The Texas Hill Country is a popular getaway destination!  And Fredericksburg is a darling town in the Hill Country!  Visitors often wonder what to do in Fredericksburg, TX.  There’s great history, and restaurants, and of course shopping.  Main street is filled with dozens of places to get your retail therapy on!  But y’all know me….I’m always on the hunt for the quirky and fun.  And boy howdy did I find ground zero in Fredericksburg!!!

 

What To Do in Fredericksburg, TX

 

I recently hosted a needlepoint retreat in Fredericksburg, led by the amazing needlepoint teacher Patricia Sone.  I chose Fredericksburg because of its charm and great shopping and restaurants.

When I stumbled on Dooley’s, my jaw hit the scorching hot pavement (Texas, y’all).  This is a real, authentic, not updated or modernized in any way, five-and-dime.  I had no idea dime stores even existed anymore.  I grew up with a dime store in my neighborhood, but had forgotten how awesomely weird and wonderful they are.

 

Yellow and Red sign at Dooleys a fun shop for those wondering what to do in Fredericksburg TX

 

Here’s a sampling of some of the items for sale at Dooley’s:

  • Doilies.  Paper and crochet versions.  Love a good doily!!!  Especially underneath a pile of baked goods!
  • House Slippers.  In pastel colors. Washable.
  • Cutlery.  And not in boxes of assortments.  Or even in individual packages.  Individual forks, knives, and spoons.  Like you can buy just one spoon.  Without the waste of the other pieces you don’t need in that moment.  How GREEN!
  • Plastic snakes in every possible size and color variation.
  • And, next to the snakes are the brasiers and oscillating fans.  The merchandising logic must be:  Snakes are scary.  And fear makes people hot.  So they need a fan.  And a snake scare, even of the plastic variety, can cause a person to jump straight up into the air.  Which means a good supportive brassiere is important.  All your bases are covered on this one isle!  #Winning
  • Plastic vinyl-by-the-yard.  You know…for your outdoor table.  Or shelves.  There’s even a display of other uses for vinyl-by-the-yard for covering your furniture.  Genius!
  • Plastic rose-covered grave markers.  Traditional and non-traditional colors.
  • Panty hose!  In the MOST awesome disco-era packaging.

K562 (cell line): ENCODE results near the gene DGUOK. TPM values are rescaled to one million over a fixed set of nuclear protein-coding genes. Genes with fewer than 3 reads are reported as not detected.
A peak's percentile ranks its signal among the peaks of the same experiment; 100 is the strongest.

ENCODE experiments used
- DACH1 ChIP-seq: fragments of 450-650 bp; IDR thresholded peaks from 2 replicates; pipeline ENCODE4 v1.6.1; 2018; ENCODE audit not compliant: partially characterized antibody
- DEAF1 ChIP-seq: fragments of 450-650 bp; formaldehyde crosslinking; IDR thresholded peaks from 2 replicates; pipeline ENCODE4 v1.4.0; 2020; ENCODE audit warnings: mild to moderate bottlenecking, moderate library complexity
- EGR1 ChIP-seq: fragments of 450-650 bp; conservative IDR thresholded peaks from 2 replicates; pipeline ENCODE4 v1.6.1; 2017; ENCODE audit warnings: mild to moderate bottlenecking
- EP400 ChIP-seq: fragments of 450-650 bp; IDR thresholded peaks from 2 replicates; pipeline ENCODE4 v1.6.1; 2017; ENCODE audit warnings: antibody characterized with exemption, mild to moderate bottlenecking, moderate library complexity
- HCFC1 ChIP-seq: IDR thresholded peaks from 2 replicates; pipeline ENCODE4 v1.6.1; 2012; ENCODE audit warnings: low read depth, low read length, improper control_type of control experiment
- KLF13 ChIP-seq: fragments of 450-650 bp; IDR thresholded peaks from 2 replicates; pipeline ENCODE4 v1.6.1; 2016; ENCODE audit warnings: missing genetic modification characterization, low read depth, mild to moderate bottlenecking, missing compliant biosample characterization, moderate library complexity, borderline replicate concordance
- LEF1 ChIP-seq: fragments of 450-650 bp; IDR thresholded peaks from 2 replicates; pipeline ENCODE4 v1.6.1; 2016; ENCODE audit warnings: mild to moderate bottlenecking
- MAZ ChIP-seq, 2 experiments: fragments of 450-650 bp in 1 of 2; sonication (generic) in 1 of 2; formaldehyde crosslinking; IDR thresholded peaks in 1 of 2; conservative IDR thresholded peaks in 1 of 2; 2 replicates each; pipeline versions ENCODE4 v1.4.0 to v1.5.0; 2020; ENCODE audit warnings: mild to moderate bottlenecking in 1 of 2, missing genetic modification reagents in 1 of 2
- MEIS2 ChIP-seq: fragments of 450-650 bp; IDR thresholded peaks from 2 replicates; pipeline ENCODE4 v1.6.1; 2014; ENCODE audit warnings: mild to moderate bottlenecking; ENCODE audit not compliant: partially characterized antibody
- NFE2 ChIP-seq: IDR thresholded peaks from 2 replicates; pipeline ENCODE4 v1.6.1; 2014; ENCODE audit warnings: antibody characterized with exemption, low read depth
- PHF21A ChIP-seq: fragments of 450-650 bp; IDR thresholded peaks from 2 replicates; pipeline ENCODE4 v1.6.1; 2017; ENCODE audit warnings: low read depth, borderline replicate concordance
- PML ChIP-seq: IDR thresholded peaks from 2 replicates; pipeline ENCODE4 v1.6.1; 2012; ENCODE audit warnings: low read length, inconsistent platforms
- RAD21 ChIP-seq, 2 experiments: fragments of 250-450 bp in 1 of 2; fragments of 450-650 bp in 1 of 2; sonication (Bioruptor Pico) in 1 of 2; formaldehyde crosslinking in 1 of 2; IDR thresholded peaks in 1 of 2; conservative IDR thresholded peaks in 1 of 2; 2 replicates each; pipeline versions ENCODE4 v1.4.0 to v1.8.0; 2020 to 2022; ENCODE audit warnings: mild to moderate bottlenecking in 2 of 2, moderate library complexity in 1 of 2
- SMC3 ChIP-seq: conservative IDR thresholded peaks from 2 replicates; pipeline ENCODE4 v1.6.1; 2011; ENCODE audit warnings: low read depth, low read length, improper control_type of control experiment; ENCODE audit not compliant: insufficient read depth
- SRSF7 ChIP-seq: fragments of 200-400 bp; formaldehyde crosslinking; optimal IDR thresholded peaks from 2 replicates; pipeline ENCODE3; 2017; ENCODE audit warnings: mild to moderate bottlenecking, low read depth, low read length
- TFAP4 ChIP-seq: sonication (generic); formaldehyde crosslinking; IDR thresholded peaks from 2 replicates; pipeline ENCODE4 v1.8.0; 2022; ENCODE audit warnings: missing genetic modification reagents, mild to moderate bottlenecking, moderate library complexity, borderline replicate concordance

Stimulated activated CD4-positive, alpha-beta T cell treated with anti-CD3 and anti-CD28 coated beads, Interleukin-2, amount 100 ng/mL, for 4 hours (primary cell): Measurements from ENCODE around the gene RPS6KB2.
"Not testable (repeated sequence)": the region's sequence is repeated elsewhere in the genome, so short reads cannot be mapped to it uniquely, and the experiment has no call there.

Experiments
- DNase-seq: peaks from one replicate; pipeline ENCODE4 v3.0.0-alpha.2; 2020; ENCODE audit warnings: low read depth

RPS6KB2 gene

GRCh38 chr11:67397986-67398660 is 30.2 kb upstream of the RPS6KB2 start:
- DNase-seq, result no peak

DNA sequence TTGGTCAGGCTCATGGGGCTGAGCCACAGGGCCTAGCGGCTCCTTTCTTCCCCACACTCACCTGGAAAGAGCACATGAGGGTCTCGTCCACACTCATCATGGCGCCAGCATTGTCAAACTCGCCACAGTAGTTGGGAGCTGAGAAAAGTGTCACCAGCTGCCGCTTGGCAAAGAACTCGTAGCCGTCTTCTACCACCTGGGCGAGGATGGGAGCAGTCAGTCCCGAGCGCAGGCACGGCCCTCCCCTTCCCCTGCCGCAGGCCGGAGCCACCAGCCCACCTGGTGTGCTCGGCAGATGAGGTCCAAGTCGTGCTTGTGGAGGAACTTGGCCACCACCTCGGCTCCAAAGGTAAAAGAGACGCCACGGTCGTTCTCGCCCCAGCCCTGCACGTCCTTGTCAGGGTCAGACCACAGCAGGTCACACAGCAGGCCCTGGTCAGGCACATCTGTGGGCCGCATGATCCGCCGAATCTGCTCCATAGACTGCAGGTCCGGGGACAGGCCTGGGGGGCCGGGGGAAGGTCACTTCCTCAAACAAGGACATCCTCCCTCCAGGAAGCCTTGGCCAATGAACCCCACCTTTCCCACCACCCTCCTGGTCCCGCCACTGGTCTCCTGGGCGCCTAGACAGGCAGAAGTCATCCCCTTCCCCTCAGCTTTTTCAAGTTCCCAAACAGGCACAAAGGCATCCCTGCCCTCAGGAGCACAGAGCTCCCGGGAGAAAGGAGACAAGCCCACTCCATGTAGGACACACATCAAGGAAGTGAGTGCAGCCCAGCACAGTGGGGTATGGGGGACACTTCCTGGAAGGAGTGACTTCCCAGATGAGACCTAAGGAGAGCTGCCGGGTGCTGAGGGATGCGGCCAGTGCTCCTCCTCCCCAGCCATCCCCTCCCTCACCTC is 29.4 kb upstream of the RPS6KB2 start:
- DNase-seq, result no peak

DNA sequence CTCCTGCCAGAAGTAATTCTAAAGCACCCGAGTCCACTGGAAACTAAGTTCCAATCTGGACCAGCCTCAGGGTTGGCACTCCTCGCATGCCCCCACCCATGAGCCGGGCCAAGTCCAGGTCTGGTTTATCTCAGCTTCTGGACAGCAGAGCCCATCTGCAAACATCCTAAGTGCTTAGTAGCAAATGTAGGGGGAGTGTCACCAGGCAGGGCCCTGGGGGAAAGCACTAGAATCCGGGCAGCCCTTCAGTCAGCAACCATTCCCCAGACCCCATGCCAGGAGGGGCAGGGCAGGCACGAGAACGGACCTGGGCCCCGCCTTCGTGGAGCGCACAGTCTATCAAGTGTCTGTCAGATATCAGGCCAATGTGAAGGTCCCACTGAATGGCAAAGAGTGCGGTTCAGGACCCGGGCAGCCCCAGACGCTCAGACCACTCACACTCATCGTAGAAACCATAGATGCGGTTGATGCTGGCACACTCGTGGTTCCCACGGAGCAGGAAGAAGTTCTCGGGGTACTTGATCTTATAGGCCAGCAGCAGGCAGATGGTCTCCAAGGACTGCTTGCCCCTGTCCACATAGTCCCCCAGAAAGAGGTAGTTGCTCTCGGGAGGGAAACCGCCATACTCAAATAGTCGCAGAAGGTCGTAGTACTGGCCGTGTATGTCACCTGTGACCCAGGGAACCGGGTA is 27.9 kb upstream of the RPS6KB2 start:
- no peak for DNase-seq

• Related….hair nets.  In several different varieties.  For example, hair nets for securing buns, bee-hives, or side pony tails.

 

Bras and fans on display at Dooley's in Fredericksburg

 

Panty Hose Package with colorful cover

 

I could go on and on and on.  A nostalgic shopping dream-come-true, and an excellent choice for those looking for what to do in Fredericksburg, TX!

 

Five and Dime Stores

 

Dooley’s in Fredericksburg has been around since 1923, and the history behind five and dime stores is pretty fascinating!

According to Encyclopedia.com, “Dime Stores, also known as five-and-ten-cent stores and variety stores, began in the late nineteenth century and developed into a major sector of U.S. retailing. However, changes in shopping patterns and new forms of retailing in the 1970s and 1980s caused the virtual demise of dime stores by the early 1990s. The dime store format also provided the impetus for some of the first chain stores and became an important outlet for American mass-manufactured merchandise.

Frank Winfield Woolworth, the father of dime stores, learned the concept while running a five-cent booth in the store of William Moore in Watertown, New York. In 1879, Woolworth opened his first store in Utica, New York. That store failed, but his second store, in Lancaster, Pennsylvania, succeeded, and by 1899 he owned fifty-four stores.

The five-and-ten-cent stores copied the department store concept of a wide variety of merchandise. The dime stores lowered prices for housewares and other products, so European immigrants and rural Americans, who had moved to the cities, could afford to buy merchandise in incredible volumes.

The stores’ major merchandise classifications in the early days included toys, notions (sewing supplies), china, glassware, stationery, shoes, and Christmas ornaments. In time, candy and toiletries also became big sellers.

The stores also featured lunch counters that became popular, making Woolworth’s the largest seller of restaurant food in the world. The Woolworth lunch counter in Greensboro, North Carolina, became world famous in 1960, when blacks staged a sit-in there to demand service. A part of that counter is in the Smithsonian Museum of American History.

Other major variety store chains included W. T. Grant, H. L. Green, McLellan Stores, G. C. Murphy, Neisner’s, and J. J. Newberry. Most chains owned all of their stores. However, Ben Franklin Stores operated as a franchise.

Sam Walton started his retail business with a Ben Franklin store in Newport, Arkansas. When he was unable to convince the Ben Franklin management to open discount stores, he opened his own Wal-Mart stores.

 

Old Fashioned Stores

 

I love it when my travels allow me to dial in some of those good childhood memory feels!  Old Fashioned Stores can really do the job!  I’ve discovered some of the best Old Fashioned Stores in Jefferson, Texas and also in Jacksonville, Texas.

But Dooley’s in Fredericksburg…it’s simply next-level nostalgia awesome!

 

a display of plastic forks and knives and spoons

%d bloggers like this: